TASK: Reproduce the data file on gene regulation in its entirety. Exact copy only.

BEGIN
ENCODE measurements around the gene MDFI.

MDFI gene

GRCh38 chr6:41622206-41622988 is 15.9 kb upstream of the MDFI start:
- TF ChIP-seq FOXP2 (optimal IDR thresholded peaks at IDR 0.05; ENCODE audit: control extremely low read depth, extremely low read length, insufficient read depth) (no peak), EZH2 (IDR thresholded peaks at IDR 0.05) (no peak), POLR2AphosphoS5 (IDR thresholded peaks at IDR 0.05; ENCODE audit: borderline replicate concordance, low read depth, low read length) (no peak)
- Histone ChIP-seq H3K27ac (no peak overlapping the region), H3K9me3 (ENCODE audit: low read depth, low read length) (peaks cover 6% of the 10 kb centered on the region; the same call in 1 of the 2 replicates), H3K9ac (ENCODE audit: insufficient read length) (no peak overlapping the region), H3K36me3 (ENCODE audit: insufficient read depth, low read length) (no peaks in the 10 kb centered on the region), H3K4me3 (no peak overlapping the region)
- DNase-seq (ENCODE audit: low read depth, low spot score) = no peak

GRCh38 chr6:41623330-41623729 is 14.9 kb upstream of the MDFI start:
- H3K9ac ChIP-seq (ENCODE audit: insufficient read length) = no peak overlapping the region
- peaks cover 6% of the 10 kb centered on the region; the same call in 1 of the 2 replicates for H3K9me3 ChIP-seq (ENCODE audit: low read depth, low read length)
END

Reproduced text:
ENCODE measurements around the gene MDFI.

MDFI gene

GRCh38 chr6:41622206-41622988 is 15.9 kb upstream of the MDFI start:
- TF ChIP-seq FOXP2 (optimal IDR thresholded peaks at IDR 0.05; ENCODE audit: control extremely low read depth, extremely low read length, insufficient read depth) (no peak), EZH2 (IDR thresholded peaks at IDR 0.05) (no peak), POLR2AphosphoS5 (IDR thresholded peaks at IDR 0.05; ENCODE audit: borderline replicate concordance, low read depth, low read length) (no peak)
- Histone ChIP-seq H3K27ac (no peak overlapping the region), H3K9me3 (ENCODE audit: low read depth, low read length) (peaks cover 6% of the 10 kb centered on the region; the same call in 1 of the 2 replicates), H3K9ac (ENCODE audit: insufficient read length) (no peak overlapping the region), H3K36me3 (ENCODE audit: insufficient read depth, low read length) (no peaks in the 10 kb centered on the region), H3K4me3 (no peak overlapping the region)
- DNase-seq (ENCODE audit: low read depth, low spot score) = no peak

GRCh38 chr6:41623330-41623729 is 14.9 kb upstream of the MDFI start:
- H3K9ac ChIP-seq (ENCODE audit: insufficient read length) = no peak overlapping the region
- peaks cover 6% of the 10 kb centered on the region; the same call in 1 of the 2 replicates for H3K9me3 ChIP-seq (ENCODE audit: low read depth, low read length)